Carlos Zambrano retiring? If only it was that easy.
According to Gordon Wittenmyer of the Chicago Sun-Times, the Cubs have placed Zambrano on the disqualified list. This includes 30 days without pay and no contact with the team.
While Zambrano cleaned out his locker and reportedly told some of his teammates that he was thinking about retirement following last night’s ejection, Paul Sullivan of the Chicago Tribune reports that his agent Barry Praver told Cubs GM Jim Hendry that he is “not in the retirement mode.”
Right on cue, Ken Rosenthal of FOXSports.com hears from a source that the players’ union plans to file a grievance against the Cubs for their decision to place Big Z on the disqualified list without pay.
If the Cubs are lucky, this will end with some sort of settlement where both sides will sit down and Zambrano will get a sizable chunk of the approximately $24 million left on his contract and be sent on his merry way. Not holding my breath on that, though.
UPDATE: Buster Olney of ESPN.com reports that the Cubs were told within two hours after Friday’s game that Zambrano “definitely” wasn’t retiring. He also made “private, emotional remarks” to the club staff and returned his belongings to his locker.
A Solar Eclipse
by Ella Wheeler Wilcox
In that great journey of the stars through space
About the mighty, all-directing Sun,
The pallid, faithful Moon, has been the one
Companion of the Earth. Her tender face,
Pale with the swift, keen purpose of that race,
Which at Time’s natal hour was first begun,
Shines ever on her lover as they run
And lights his orbit with her silvery smile.
Sometimes such passionate love doth in her rise,
Down from her beaten path she softly slips,
And with her mantle veils the Sun’s bold eyes,
Then in the gloaming finds her lover’s lips.
While far and near the men our world call wise
See only that the Sun is in eclipse.
Over the weekend the World Umpires Association — the umpire’s union — launched a protest in response to what it feels is Major League Baseball’s failure to adequately address the “escalating attacks” on the men in blue. They were specifically upset that Ian Kinsler didn’t get suspended for his remarks in which he said that Angel Hernandez should get out of the umpiring business because he’s terrible. Apparently to umpires truth is no defense. In any event, they wore white wristbands Saturday night as a sign of solidarity or whatever.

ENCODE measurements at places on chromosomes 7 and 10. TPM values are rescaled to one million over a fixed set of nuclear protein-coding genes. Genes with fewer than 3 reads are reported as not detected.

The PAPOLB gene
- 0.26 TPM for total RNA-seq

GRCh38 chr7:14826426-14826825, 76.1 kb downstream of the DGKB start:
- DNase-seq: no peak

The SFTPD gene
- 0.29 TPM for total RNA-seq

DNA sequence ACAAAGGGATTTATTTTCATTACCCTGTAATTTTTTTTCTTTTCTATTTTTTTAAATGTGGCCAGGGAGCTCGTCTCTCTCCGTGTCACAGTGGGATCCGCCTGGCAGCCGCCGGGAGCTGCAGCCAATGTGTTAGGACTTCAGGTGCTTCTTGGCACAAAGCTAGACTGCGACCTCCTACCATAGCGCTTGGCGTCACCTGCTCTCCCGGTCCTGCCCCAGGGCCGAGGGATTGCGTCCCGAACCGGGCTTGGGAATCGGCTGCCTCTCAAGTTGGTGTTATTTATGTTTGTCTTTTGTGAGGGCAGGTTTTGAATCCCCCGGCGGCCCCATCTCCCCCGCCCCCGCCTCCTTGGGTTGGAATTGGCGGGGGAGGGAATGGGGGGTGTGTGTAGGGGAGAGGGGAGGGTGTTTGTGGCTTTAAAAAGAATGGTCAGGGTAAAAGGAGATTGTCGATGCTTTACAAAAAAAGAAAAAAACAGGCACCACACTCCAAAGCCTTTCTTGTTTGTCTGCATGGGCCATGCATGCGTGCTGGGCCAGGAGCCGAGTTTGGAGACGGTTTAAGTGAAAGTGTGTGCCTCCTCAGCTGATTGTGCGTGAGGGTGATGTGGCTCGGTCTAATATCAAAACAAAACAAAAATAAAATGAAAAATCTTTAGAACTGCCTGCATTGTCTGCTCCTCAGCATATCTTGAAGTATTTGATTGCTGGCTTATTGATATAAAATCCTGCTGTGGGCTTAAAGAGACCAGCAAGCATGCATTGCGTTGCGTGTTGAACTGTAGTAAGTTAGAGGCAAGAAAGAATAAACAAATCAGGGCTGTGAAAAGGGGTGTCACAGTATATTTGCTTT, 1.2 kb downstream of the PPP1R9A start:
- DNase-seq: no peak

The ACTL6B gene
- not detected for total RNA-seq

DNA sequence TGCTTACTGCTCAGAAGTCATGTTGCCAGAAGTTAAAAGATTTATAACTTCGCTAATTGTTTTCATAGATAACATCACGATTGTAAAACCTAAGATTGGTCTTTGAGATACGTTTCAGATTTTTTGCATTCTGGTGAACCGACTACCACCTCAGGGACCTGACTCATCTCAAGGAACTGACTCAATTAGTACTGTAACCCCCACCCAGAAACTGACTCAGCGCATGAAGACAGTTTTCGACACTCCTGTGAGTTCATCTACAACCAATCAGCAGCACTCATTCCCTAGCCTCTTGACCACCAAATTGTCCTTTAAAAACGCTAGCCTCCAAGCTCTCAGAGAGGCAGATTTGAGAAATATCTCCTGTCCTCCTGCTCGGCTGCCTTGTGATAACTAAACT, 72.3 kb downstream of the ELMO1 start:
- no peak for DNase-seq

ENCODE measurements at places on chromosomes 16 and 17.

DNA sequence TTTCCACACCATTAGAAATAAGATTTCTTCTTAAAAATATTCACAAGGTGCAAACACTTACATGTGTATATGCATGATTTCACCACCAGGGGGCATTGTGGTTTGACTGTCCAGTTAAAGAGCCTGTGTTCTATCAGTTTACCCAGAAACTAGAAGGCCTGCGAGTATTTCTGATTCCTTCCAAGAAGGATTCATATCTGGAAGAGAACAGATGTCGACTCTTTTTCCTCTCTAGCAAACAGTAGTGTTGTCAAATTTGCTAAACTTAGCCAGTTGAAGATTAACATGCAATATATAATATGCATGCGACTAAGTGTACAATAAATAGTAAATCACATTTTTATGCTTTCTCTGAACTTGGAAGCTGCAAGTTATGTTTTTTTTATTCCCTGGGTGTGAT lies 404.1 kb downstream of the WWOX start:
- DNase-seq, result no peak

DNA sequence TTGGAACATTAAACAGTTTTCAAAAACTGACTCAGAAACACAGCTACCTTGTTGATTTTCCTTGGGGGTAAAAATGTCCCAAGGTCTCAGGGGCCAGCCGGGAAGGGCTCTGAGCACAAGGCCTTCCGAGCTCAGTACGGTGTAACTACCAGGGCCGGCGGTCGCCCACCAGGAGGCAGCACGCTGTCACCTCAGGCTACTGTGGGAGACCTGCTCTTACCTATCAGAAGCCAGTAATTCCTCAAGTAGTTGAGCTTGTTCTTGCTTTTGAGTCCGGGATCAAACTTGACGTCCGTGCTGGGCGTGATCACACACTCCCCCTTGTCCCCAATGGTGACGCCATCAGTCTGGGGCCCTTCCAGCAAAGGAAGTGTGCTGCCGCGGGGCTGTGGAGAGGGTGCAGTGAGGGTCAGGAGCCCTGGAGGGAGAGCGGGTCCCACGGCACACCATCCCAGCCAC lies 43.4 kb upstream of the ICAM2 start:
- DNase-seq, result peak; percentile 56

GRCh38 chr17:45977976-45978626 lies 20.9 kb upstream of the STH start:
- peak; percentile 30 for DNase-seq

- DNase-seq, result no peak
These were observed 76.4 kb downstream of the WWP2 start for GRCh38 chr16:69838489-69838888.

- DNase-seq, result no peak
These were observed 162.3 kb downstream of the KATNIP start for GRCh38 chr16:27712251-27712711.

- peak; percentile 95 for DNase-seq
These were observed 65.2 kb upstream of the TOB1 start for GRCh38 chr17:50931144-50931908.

Now that’s over, it seems. At least for the time being. The Association released this statement yesterday afternoon:
“Today, WUA members agreed to the Commissioner’s proposal to meet with the Union’s Governing Board to discuss the concerns on which our white wristband protest is based. We appreciate the Commissioner’s willingness to engage seriously on verbal attacks and other important issues that must be addressed. To demonstrate our good faith, MLB Umpires will remove the protest white wristbands pending the requested meeting.”
As many noted over the weekend — most notably Emma Span of Sports Illustrated — this protest was, at best, tone deaf. While officials are, obviously, due proper respect, a player jawing at an umpire is neither unprecedented nor very serious compared to, well, almost anything that goes on in the game or in society. At a time when people are literally taking to the streets to protest white supremacy, Neo-Nazis and the KKK, asking folks to spare thoughts for some people who sometimes have to take guff over ball and strike calls is not exactly a cause that is going to draw a ton of sympathy. And that’s before you address the fact that the umpires are not innocent when it comes to stoking the animosity between themselves and the players.
I wouldn’t expect to hear too much more out of this other than, perhaps, a relatively non-committal statement from Major League Baseball and a relatively detail-free declaration of victory by the umpires after their meeting.